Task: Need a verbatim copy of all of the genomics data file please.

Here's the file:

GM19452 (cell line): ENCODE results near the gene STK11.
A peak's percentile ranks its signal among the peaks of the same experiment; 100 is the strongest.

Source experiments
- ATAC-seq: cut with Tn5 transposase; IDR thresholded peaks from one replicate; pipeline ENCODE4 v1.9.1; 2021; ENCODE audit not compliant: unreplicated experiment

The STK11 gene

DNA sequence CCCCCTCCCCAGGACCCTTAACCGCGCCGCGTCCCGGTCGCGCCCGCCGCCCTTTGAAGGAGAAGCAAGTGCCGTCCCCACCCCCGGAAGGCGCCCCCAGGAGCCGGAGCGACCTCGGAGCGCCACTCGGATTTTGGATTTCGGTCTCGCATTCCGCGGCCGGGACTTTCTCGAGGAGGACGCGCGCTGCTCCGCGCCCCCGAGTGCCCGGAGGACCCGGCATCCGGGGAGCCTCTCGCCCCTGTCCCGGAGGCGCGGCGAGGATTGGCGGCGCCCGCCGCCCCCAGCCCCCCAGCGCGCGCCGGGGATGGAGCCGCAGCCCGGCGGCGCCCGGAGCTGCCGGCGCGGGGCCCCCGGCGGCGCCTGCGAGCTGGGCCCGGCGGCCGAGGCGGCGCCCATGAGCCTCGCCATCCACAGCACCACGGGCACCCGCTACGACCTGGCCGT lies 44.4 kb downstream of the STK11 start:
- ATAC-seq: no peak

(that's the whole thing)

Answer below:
GM19452 (cell line): ENCODE results near the gene STK11.
A peak's percentile ranks its signal among the peaks of the same experiment; 100 is the strongest.

Source experiments
- ATAC-seq: cut with Tn5 transposase; IDR thresholded peaks from one replicate; pipeline ENCODE4 v1.9.1; 2021; ENCODE audit not compliant: unreplicated experiment

The STK11 gene

DNA sequence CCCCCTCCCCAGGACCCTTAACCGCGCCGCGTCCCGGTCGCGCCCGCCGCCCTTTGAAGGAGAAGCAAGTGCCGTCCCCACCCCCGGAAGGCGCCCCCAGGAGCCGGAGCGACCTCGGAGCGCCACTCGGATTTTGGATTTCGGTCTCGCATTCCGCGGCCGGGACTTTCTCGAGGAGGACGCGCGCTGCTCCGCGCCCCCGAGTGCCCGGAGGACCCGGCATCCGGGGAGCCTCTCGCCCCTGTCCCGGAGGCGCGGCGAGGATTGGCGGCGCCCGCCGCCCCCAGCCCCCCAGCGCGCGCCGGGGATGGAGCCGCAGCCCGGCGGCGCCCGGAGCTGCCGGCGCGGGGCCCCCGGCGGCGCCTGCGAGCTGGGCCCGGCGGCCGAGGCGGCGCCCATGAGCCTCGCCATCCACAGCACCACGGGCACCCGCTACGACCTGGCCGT lies 44.4 kb downstream of the STK11 start:
- ATAC-seq: no peak